When we typically see a news report about the St. Louis Police, it is about them responding to a crime on an ongoing investigation. That’s why it was so refreshing to see Fox’s coverage of steps the city is making to reduce crime in our city.
And this wasn’t the first time the city has talked publically about reducing the crime rates. Just before the holidays, St. Louis Metropolitan Police Chief Dan Isom delivered his crime report to the Board of Police Commissioners. The report was promising, stating that crime had dropped 40 percent over the last five years.
This is no small feat for a city that, until recently, was labeled as the “most dangerous city in America.” Chief Isom followed up the good news by announcing with a recommendation for the city and his department to partner with the University of Missouri–St. Louis’ Department of Criminology and Criminal Justice to with a goal of seeing those numbers drop even more.
Richard Rosenfeld, Curators’ Professor of Criminology and Criminal Justice, will lead the charge at the university staring during the 2012-13 academic school year. He will focus on identifying best practices of metropolitan police departments and work with other agencies to ensure the downward crime rate continues. But this won’t just be an academic exercise. UMSL criminologists will work in St. Louis Police Headquarters, directly with police officers to help implement and evaluate crime reduction initiatives.
While St. Louis is like most other cities in its goal to reduce crime and make its city safer,
I think it is fair to say that it has taken it more seriously than most. In fact, under the leadership of Mayor Francis G. Slay, the city engaged IBM to take advantage of IBM expertise to improve public safety outcomes through better information management through the company’s Smarter Cities Challenge.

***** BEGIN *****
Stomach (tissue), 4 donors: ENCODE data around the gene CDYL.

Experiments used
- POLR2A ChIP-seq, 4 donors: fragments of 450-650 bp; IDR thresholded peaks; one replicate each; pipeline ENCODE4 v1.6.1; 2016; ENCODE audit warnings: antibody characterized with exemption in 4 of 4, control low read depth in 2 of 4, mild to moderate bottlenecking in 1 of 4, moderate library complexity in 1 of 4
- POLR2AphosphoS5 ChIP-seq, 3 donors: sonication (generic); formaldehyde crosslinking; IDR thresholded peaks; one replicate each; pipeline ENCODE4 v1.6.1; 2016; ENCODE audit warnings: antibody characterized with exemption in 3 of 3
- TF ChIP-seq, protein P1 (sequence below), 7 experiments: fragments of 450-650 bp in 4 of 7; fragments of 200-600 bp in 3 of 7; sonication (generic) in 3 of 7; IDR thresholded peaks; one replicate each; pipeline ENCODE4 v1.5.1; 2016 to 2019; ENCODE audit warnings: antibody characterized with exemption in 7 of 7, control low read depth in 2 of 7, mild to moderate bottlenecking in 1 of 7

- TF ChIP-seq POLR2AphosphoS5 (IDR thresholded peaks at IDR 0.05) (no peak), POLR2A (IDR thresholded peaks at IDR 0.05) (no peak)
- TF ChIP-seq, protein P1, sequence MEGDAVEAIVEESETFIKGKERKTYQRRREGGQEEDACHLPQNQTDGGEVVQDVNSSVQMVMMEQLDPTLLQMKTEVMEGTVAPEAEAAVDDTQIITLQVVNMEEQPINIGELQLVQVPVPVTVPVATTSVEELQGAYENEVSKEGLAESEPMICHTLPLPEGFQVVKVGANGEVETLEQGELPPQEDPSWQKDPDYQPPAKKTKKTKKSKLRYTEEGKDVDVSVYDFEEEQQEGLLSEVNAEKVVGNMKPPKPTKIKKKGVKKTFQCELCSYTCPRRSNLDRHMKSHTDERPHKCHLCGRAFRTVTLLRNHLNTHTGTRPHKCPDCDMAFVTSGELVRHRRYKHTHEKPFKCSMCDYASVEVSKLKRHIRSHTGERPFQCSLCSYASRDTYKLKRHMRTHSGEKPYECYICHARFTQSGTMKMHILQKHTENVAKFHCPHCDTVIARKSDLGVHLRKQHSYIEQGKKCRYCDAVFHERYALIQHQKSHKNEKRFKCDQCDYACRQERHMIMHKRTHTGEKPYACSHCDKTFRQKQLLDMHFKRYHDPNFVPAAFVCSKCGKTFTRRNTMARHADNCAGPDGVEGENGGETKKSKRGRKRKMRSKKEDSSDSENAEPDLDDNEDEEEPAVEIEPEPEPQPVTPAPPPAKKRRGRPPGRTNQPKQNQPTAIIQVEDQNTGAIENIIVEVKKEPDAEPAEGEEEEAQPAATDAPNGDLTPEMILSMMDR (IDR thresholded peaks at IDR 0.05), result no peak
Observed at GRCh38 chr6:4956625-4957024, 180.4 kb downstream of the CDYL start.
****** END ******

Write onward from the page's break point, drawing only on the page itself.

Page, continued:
After an extensive review of the city’s policies, IBM provided the city with a roadmap that includes coordination of business process and flows of data throughout the public safety system, and identified opportunities for accountability and cost-savings through performance management, analytics asset management, operational streamlining and policy changes. Specifically, IBM’s overarching message is: Public safety is connected to virtually every city issue from housing and education to economic development and the social safety net. So all these systems must be aligned if the city is to prevent crime rather than react to it. The city must renew its focus on using data to track, analyze and predict outcomes across the range of city systems.
By partnering with academics and businesses that have a vested interest in seeing St. Louis become a safer city, I think our city is on track to move from being one of the most dangerous cities to becoming one of the safest.
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